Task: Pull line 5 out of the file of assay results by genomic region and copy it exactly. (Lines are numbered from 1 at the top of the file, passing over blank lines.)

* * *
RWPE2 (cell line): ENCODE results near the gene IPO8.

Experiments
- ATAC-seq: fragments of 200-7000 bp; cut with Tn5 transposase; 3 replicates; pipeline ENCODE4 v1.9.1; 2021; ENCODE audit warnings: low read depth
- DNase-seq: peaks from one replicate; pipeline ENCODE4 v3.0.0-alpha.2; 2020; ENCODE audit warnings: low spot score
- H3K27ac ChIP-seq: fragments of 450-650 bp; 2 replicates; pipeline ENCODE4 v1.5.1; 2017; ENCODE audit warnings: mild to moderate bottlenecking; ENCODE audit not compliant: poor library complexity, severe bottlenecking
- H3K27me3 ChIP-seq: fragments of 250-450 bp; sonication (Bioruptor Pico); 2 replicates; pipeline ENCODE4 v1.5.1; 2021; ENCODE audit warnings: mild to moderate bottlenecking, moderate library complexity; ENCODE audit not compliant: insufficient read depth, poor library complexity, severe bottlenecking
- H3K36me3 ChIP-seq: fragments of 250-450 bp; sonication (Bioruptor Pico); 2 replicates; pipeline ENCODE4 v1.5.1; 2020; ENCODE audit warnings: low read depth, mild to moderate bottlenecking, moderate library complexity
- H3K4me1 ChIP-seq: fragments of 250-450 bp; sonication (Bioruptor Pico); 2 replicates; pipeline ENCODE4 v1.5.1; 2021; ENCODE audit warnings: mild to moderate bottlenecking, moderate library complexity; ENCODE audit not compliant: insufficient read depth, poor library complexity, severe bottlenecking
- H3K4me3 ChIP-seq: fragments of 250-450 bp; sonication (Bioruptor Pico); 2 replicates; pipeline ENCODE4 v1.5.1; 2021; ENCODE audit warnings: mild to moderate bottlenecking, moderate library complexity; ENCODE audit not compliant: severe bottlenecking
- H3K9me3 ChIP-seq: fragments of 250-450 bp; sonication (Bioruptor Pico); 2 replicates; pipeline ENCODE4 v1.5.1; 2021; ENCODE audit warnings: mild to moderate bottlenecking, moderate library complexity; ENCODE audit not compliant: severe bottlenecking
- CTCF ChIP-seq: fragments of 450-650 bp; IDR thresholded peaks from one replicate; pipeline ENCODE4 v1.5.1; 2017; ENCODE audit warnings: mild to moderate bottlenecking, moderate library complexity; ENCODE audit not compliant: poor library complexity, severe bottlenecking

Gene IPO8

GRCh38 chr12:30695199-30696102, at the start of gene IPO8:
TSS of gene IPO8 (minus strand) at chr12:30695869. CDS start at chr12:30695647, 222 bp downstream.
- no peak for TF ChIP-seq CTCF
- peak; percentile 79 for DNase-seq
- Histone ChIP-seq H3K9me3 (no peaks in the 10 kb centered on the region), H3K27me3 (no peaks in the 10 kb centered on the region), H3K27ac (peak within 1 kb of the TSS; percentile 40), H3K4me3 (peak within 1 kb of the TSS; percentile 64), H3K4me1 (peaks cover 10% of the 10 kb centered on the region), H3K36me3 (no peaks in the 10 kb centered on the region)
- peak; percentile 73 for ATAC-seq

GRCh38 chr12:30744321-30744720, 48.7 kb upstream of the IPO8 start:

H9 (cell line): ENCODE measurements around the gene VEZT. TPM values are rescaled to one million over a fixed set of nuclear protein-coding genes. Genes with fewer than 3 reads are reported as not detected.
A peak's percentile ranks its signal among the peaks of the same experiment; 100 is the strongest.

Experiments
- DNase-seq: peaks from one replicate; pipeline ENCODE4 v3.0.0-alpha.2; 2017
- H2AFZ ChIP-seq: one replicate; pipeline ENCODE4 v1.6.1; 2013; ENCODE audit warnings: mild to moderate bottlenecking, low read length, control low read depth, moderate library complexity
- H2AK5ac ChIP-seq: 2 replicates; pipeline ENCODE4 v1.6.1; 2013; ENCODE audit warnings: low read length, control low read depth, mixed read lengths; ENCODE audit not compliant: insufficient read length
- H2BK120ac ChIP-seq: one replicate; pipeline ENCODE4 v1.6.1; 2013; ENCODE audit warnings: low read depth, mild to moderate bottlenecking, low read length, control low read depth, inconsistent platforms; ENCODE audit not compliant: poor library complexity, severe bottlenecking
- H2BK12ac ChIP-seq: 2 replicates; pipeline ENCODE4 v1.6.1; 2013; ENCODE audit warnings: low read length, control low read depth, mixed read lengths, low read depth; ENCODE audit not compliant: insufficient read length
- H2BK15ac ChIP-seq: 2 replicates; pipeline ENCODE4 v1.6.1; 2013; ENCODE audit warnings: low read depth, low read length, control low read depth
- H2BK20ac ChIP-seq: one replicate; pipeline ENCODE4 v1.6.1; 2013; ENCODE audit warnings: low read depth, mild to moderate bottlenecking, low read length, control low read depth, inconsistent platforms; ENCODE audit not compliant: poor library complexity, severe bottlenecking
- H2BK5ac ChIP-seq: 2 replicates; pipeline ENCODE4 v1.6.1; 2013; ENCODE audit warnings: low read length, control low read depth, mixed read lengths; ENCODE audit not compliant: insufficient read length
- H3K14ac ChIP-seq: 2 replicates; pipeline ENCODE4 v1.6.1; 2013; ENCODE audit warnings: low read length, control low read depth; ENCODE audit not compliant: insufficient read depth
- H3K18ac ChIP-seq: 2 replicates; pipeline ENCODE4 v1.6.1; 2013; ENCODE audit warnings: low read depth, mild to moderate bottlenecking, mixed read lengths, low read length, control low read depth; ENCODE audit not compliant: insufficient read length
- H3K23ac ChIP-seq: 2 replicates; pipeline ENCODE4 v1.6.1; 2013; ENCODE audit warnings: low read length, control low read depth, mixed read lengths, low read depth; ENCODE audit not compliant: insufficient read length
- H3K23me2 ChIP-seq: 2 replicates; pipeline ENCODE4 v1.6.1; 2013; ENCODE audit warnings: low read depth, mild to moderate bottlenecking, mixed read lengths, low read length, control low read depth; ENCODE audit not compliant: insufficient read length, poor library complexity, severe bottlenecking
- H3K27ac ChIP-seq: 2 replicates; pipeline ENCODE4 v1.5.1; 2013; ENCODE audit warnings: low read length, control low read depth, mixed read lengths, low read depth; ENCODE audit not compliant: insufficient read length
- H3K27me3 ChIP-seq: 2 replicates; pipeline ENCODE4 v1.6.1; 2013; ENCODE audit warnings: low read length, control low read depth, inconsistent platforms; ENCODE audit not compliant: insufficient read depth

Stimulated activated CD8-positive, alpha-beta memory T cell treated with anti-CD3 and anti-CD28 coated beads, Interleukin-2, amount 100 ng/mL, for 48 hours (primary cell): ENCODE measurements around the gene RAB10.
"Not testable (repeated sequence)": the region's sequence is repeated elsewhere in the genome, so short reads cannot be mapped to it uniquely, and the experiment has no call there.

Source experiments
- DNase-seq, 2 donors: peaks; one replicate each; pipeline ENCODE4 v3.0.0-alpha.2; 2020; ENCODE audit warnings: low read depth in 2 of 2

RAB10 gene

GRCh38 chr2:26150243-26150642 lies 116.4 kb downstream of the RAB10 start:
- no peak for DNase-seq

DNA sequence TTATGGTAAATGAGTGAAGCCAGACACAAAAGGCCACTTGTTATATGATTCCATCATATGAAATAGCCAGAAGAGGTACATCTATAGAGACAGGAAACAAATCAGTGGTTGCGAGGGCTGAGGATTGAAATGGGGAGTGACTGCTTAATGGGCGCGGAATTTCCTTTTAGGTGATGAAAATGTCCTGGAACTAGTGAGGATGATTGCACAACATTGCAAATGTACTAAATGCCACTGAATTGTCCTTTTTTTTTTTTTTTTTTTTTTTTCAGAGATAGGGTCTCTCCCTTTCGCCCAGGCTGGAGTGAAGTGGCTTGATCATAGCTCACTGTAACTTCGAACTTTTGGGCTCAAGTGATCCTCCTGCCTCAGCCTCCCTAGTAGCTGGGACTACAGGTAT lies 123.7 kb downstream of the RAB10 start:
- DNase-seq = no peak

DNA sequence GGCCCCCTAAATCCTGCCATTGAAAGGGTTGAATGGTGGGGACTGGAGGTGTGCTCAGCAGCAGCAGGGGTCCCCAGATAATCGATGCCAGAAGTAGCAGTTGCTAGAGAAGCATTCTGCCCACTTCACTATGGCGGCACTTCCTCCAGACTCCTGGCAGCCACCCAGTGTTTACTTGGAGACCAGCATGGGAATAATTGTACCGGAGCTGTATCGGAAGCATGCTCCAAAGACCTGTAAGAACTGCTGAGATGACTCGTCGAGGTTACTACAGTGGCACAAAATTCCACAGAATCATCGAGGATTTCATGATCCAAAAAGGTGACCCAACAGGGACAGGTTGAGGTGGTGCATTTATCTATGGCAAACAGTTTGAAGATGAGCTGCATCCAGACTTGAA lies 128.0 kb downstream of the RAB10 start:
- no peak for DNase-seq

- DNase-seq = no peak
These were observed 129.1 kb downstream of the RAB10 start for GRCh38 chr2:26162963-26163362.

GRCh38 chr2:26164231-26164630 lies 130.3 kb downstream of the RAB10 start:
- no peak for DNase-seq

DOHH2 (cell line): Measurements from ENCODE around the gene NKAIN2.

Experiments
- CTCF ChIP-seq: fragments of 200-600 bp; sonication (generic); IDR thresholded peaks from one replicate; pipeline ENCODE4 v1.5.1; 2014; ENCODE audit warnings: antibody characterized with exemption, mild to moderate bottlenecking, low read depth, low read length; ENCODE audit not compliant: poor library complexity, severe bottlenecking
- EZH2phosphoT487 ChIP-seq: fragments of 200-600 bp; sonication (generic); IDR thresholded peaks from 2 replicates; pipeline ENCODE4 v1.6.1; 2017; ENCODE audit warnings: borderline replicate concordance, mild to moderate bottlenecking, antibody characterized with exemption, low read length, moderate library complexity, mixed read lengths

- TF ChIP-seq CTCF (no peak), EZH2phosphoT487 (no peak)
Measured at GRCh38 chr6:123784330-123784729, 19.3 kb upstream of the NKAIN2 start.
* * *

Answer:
- H3K27ac ChIP-seq: fragments of 450-650 bp; 2 replicates; pipeline ENCODE4 v1.5.1; 2017; ENCODE audit warnings: mild to moderate bottlenecking; ENCODE audit not compliant: poor library complexity, severe bottlenecking